Editor’s note: This story has been updated to reflect that Tuesday’s earthquake occurred in the Wabash Valley Fault System.
An earthquake early Tuesday morning was the strongest on record in Southern Illinois in the past several years.
United States Geological Survey officials reported the 3.8 magnitude earthquake was centered near the town of Albion. An earthquake of that magnitude is often felt by people, but causes little damage.
“Intensity is based on the observed effects of ground shaking on people, buildings, and natural features,” USGS officials wrote. “It varies from place to place within the disturbed region depending on the location of the observer with respect to the earthquake epicenter.”
The quake occurred in the Wabash Valley Fault System, which runs along the Indiana and Illinois border — beginning just south of Indianapolis — and into parts of northeastern Kentucky.
However, the metro-east area of Southern Illinois falls into the New Madrid Seismic Zone, which includes Southern Illinois, most of southern Missouri and parts of many other Midwest and southern states, including Arkansas, Tennessee, Indiana, Ohio, Iowa and Mississippi. This zone is the most active seismic area in the country east of the Rocky Mountains, according to officials with the Missouri Department of Natural Resources.
“In the winter of 1811 and 1812, the New Madrid seismic zone generated a sequence of earthquakes that lasted for several months and included three very large earthquakes estimated to be between magnitude 7 and 8,” Geological Survey officials wrote.
A fault near New Madrid, Missouri, made the Mississippi River flow backward.
“New Madrid dwindled to insignificance and decay; the people trembling in their miserable hovels at the distant and melancholy rumbling of the approaching shocks,” Geological Survey officials wrote.
There have been numerous earthquakes along that New Madrid fault line for decades, leading officials to fear of a catastrophic earthquake.
Herb Simmons, director of St. Clair County Emergency Management Agency, told the BND he worries about the aftermath of an earthquake.
“We want to focus on New Madrid, that’s a serious thing I worry about more than anything. There would be calls for help from everywhere,” he said.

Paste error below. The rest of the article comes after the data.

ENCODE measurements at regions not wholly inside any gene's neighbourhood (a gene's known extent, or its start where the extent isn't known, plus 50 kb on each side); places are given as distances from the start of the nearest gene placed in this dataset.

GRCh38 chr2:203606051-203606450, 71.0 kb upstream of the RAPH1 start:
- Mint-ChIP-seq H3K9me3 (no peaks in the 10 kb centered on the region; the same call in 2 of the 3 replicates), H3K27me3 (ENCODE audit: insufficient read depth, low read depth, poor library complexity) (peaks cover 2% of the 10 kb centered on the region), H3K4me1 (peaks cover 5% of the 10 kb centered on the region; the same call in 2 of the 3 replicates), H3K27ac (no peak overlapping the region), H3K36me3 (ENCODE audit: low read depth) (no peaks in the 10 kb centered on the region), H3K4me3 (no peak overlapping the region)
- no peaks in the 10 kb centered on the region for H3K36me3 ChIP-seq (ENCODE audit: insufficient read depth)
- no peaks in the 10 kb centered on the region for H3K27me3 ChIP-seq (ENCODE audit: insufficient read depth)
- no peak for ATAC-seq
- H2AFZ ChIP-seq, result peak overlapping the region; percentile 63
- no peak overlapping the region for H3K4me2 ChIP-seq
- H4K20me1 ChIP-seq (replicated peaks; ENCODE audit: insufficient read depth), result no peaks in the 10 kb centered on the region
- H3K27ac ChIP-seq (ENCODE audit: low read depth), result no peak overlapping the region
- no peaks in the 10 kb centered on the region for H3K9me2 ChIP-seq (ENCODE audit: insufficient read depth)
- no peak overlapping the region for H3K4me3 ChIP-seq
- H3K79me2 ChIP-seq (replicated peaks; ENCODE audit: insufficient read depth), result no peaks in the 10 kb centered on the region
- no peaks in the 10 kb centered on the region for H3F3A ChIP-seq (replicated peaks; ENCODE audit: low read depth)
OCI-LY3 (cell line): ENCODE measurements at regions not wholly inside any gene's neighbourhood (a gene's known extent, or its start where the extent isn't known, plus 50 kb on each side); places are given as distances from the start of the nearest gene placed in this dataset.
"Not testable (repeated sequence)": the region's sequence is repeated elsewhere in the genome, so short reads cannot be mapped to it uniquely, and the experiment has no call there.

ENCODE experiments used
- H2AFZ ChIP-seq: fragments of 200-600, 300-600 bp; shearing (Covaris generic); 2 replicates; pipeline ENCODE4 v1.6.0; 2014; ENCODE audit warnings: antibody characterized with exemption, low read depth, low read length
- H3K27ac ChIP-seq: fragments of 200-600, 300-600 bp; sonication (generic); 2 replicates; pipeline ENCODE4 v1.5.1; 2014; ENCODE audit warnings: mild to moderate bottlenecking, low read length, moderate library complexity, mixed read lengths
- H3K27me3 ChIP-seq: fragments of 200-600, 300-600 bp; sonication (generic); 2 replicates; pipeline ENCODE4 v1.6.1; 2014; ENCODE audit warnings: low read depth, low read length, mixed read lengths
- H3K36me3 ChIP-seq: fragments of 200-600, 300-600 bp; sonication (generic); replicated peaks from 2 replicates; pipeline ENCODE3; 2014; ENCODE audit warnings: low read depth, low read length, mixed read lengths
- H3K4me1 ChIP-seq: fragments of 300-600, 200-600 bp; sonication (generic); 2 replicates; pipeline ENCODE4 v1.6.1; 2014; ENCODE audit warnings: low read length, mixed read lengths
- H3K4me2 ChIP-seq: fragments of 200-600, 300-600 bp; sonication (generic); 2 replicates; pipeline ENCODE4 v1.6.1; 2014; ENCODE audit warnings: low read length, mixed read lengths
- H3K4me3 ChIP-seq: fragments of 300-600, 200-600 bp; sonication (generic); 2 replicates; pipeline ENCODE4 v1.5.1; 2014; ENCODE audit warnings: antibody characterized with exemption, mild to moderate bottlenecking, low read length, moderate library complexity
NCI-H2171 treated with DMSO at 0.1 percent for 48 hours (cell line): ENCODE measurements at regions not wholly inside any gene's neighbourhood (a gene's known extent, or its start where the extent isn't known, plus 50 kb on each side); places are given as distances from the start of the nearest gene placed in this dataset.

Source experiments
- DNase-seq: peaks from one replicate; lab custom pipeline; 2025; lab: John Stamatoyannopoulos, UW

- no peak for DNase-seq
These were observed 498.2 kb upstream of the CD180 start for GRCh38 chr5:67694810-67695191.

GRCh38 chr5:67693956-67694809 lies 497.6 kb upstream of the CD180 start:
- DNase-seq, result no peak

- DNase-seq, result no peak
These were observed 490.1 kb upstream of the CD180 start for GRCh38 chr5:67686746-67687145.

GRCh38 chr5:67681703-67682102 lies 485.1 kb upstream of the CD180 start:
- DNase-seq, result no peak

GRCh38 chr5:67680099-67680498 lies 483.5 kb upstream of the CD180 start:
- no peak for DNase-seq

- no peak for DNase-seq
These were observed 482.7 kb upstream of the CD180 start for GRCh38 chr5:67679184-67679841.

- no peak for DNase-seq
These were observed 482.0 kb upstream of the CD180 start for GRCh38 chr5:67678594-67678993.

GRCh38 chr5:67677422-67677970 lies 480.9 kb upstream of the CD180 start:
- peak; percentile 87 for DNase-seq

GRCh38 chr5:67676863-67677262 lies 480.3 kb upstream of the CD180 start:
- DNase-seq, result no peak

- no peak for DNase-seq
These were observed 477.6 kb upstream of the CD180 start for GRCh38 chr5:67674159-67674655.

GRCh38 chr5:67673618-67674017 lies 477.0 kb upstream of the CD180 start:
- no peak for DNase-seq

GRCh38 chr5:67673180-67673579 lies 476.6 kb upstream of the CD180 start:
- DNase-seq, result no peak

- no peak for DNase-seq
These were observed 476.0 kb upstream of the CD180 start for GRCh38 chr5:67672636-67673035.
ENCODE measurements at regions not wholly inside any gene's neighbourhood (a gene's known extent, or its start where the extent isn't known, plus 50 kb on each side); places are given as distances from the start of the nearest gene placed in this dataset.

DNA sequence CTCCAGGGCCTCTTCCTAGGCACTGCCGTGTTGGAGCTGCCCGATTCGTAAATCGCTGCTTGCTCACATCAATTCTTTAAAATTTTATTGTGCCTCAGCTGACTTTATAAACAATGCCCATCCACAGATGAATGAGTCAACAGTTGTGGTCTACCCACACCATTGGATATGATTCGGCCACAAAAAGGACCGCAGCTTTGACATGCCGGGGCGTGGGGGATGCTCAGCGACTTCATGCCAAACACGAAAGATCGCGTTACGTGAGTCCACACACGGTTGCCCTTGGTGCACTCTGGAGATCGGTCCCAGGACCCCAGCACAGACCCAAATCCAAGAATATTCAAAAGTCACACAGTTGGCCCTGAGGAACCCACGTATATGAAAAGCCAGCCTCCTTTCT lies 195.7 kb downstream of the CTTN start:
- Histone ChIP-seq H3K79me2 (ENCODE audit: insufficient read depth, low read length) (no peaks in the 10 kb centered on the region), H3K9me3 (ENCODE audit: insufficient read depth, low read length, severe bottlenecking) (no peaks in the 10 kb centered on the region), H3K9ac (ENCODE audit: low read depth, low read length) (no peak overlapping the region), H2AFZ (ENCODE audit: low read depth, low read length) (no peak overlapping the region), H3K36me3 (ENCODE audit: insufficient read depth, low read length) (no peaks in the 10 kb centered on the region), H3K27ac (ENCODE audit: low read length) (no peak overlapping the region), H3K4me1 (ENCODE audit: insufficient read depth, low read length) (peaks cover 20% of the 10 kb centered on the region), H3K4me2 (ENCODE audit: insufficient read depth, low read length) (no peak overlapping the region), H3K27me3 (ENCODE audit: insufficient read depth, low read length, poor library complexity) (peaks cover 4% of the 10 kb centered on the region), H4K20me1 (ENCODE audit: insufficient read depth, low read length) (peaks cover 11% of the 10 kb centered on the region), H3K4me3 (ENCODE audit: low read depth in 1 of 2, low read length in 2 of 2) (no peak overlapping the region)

“We hear of all the minor quakes all around us even in the bootheel of Missouri. When you go and actually start seeing these (emergency plans), and the slides the experts are showing at EMA, it makes the hair stand up on the back of your neck,” Simmons said.
Earthquakes of magnitudes between 1.0 and 2.0 are measured by seismographs every day in the New Madrid Seismic Zone. However, people do not feel tremors of that magnitude.
The largest earthquake Southern Illinois has ever seen was recorded at a magnitude of 5.4 in 1968.
In February 2012, an earthquake of 3.9 magnitude was centered near Charleston, Missouri, a few miles southwest of Cairo, Illinois.
As for earthquakes centered in Illinois, this is the largest one since April 18, 2008, when a 5.2 earthquake rocked an area about 7 miles northwest of Mount Carmel, Illinois, which is about 140 miles east of Belleville and close to the epicenter of Tuesday’s earthquake.
Several aftershocks were recorded in the Mount Carmel area the day of and the days following that 5.2 earthquake.
An interactive map on the Geological Survey website allows users to see the areas which were affected by the Tuesday quake.
Simmons said he and other county leaders keep an emergency bag on hand with enough supplies to last for 72 hours. His emergency bag includes gloves, twine, water, food, a hand-cranked radio and a water filter.
“It’s what I worry about quite often because of the unknown — we don’t know when it’s going to happen,” Simmons said Tuesday. “Where it happened this morning, they didn’t have any warning it was coming. It’s not like tornadoes or storms that the National Weather Service can forecast, an earthquake just happens.”